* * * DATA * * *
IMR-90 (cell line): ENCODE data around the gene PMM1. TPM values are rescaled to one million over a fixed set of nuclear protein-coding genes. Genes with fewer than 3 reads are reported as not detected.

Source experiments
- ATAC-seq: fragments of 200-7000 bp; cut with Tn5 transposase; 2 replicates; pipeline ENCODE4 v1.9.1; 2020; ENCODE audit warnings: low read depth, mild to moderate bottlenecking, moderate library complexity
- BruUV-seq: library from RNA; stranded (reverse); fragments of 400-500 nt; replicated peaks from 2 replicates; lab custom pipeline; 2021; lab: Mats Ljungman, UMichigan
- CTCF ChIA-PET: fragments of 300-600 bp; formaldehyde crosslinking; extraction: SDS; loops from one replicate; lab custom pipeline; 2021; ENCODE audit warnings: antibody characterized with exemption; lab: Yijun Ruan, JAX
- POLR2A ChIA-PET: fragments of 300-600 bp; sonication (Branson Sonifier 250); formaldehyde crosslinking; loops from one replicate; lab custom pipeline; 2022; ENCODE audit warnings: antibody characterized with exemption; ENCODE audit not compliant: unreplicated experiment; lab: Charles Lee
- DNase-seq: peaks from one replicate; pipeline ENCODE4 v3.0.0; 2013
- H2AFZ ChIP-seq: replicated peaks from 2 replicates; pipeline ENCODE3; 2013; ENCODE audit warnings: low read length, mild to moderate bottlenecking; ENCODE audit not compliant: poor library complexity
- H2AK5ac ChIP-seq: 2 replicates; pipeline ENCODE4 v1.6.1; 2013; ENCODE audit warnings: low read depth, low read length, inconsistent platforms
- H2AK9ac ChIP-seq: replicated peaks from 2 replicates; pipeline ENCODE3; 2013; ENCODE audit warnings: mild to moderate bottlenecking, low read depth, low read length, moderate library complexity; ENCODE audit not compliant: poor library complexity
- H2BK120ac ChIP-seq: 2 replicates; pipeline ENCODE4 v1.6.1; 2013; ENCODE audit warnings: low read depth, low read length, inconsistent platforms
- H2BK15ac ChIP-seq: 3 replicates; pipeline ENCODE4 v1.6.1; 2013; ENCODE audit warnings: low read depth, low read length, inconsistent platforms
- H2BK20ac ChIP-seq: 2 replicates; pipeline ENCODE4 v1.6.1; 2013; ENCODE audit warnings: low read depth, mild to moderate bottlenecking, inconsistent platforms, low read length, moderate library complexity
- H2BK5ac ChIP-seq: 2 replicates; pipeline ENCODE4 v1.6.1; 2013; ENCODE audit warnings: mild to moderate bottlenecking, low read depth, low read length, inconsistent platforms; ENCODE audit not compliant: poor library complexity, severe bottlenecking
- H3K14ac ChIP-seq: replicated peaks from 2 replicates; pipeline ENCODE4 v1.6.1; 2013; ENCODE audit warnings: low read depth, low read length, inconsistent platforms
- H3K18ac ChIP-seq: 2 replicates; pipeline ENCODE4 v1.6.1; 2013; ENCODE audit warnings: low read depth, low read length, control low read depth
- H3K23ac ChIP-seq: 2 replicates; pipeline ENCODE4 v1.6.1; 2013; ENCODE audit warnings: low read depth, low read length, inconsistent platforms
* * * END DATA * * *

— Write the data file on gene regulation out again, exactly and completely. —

IMR-90 (cell line): ENCODE data around the gene PMM1. TPM values are rescaled to one million over a fixed set of nuclear protein-coding genes. Genes with fewer than 3 reads are reported as not detected.

Source experiments
- ATAC-seq: fragments of 200-7000 bp; cut with Tn5 transposase; 2 replicates; pipeline ENCODE4 v1.9.1; 2020; ENCODE audit warnings: low read depth, mild to moderate bottlenecking, moderate library complexity
- BruUV-seq: library from RNA; stranded (reverse); fragments of 400-500 nt; replicated peaks from 2 replicates; lab custom pipeline; 2021; lab: Mats Ljungman, UMichigan
- CTCF ChIA-PET: fragments of 300-600 bp; formaldehyde crosslinking; extraction: SDS; loops from one replicate; lab custom pipeline; 2021; ENCODE audit warnings: antibody characterized with exemption; lab: Yijun Ruan, JAX
- POLR2A ChIA-PET: fragments of 300-600 bp; sonication (Branson Sonifier 250); formaldehyde crosslinking; loops from one replicate; lab custom pipeline; 2022; ENCODE audit warnings: antibody characterized with exemption; ENCODE audit not compliant: unreplicated experiment; lab: Charles Lee
- DNase-seq: peaks from one replicate; pipeline ENCODE4 v3.0.0; 2013
- H2AFZ ChIP-seq: replicated peaks from 2 replicates; pipeline ENCODE3; 2013; ENCODE audit warnings: low read length, mild to moderate bottlenecking; ENCODE audit not compliant: poor library complexity
- H2AK5ac ChIP-seq: 2 replicates; pipeline ENCODE4 v1.6.1; 2013; ENCODE audit warnings: low read depth, low read length, inconsistent platforms
- H2AK9ac ChIP-seq: replicated peaks from 2 replicates; pipeline ENCODE3; 2013; ENCODE audit warnings: mild to moderate bottlenecking, low read depth, low read length, moderate library complexity; ENCODE audit not compliant: poor library complexity
- H2BK120ac ChIP-seq: 2 replicates; pipeline ENCODE4 v1.6.1; 2013; ENCODE audit warnings: low read depth, low read length, inconsistent platforms
- H2BK15ac ChIP-seq: 3 replicates; pipeline ENCODE4 v1.6.1; 2013; ENCODE audit warnings: low read depth, low read length, inconsistent platforms
- H2BK20ac ChIP-seq: 2 replicates; pipeline ENCODE4 v1.6.1; 2013; ENCODE audit warnings: low read depth, mild to moderate bottlenecking, inconsistent platforms, low read length, moderate library complexity
- H2BK5ac ChIP-seq: 2 replicates; pipeline ENCODE4 v1.6.1; 2013; ENCODE audit warnings: mild to moderate bottlenecking, low read depth, low read length, inconsistent platforms; ENCODE audit not compliant: poor library complexity, severe bottlenecking
- H3K14ac ChIP-seq: replicated peaks from 2 replicates; pipeline ENCODE4 v1.6.1; 2013; ENCODE audit warnings: low read depth, low read length, inconsistent platforms
- H3K18ac ChIP-seq: 2 replicates; pipeline ENCODE4 v1.6.1; 2013; ENCODE audit warnings: low read depth, low read length, control low read depth
- H3K23ac ChIP-seq: 2 replicates; pipeline ENCODE4 v1.6.1; 2013; ENCODE audit warnings: low read depth, low read length, inconsistent platforms